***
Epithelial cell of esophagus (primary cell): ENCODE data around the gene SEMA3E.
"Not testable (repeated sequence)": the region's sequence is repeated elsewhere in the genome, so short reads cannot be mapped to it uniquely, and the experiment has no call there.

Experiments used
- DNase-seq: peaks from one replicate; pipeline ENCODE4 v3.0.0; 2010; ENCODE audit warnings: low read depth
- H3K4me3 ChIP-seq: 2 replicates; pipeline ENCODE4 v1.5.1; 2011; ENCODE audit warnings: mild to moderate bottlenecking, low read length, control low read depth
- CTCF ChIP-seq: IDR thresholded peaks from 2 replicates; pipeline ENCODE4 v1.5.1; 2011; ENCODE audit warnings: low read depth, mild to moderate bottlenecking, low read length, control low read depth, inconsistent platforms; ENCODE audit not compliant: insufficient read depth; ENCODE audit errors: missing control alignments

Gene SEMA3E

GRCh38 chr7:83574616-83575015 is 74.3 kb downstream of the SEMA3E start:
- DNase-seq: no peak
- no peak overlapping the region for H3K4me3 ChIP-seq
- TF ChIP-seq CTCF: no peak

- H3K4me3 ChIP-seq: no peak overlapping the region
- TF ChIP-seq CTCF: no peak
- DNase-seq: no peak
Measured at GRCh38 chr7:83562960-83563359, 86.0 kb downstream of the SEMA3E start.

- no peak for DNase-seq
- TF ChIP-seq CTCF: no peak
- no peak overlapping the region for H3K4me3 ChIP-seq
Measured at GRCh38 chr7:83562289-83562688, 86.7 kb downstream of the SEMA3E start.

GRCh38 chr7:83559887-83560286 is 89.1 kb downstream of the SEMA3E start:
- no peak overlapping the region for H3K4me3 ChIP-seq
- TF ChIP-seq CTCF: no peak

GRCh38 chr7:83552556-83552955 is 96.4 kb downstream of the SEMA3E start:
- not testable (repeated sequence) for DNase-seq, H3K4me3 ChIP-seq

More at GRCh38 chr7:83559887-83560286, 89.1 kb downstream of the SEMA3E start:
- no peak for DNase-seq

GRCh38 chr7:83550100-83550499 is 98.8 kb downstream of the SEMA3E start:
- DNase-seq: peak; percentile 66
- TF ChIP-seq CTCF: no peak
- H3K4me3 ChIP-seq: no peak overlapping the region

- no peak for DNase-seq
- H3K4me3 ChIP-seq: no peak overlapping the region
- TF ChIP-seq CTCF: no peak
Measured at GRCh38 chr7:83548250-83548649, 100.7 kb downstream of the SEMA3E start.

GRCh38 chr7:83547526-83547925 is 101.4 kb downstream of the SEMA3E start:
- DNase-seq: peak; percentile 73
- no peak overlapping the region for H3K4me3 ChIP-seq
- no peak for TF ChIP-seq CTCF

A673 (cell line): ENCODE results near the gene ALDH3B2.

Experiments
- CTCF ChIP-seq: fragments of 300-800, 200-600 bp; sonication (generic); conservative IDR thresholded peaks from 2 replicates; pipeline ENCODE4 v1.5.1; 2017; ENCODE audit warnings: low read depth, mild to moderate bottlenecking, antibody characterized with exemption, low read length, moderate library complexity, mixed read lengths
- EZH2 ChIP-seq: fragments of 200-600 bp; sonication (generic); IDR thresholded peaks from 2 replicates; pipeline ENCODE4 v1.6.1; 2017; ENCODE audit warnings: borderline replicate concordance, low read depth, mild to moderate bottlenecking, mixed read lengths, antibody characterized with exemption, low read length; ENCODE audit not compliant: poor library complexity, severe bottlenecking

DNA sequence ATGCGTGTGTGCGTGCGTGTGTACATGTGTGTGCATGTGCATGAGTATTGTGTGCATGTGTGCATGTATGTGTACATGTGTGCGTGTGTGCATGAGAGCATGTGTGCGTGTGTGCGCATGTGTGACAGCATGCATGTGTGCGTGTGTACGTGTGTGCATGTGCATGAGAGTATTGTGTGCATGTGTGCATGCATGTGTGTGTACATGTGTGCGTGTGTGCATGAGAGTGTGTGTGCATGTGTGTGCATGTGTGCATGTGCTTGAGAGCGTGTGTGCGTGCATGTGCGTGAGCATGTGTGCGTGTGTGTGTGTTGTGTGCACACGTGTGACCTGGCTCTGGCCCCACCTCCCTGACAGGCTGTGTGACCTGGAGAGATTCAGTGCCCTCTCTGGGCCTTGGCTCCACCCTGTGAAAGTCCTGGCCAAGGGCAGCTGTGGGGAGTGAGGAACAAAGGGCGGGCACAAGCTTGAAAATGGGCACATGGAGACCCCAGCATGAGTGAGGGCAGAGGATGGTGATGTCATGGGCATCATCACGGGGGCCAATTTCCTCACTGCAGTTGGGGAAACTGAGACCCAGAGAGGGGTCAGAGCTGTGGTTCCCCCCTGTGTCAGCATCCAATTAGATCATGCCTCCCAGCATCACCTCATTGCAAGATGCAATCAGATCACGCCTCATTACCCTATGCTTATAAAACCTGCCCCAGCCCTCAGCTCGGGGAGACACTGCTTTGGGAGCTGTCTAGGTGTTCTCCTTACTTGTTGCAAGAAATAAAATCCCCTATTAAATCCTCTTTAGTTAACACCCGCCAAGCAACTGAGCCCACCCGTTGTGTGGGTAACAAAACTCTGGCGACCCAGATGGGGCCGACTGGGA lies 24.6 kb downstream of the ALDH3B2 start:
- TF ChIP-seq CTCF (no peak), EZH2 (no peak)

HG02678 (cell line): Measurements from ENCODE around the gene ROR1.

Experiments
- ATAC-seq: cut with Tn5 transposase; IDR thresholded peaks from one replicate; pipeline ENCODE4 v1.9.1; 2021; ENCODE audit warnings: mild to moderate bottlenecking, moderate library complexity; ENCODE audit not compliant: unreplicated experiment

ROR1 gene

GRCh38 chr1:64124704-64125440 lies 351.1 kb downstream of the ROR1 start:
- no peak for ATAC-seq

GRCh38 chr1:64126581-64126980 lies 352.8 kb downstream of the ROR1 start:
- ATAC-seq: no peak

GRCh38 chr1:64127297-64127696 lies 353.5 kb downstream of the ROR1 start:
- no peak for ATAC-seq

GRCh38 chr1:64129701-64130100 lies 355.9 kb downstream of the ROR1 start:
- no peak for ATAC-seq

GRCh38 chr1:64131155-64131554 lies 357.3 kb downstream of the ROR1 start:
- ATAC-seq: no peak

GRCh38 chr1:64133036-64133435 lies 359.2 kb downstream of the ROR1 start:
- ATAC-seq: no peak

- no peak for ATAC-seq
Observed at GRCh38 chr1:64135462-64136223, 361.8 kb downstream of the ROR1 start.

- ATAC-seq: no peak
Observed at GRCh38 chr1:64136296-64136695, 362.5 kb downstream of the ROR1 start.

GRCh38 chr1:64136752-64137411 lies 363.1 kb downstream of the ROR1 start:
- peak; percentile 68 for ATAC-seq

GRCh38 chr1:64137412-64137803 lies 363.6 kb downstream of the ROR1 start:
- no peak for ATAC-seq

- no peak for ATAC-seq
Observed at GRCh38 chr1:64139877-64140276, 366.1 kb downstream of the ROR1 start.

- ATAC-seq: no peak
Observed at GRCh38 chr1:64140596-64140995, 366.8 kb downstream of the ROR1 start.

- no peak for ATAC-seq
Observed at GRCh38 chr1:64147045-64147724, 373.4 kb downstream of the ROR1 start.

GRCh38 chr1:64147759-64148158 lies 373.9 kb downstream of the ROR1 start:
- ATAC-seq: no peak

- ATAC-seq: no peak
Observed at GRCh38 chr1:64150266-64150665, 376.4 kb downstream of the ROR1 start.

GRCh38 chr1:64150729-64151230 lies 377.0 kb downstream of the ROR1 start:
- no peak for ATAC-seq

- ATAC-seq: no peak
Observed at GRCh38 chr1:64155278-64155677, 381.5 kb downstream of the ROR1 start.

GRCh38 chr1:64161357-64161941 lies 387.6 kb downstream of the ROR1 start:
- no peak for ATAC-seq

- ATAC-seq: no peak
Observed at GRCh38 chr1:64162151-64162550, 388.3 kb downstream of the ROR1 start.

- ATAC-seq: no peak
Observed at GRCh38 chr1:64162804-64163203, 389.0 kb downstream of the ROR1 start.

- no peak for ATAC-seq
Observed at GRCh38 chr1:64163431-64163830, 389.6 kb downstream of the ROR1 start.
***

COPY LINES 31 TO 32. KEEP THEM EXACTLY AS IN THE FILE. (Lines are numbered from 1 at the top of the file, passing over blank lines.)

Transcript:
- no peak for DNase-seq
- H3K4me3 ChIP-seq: no peak overlapping the region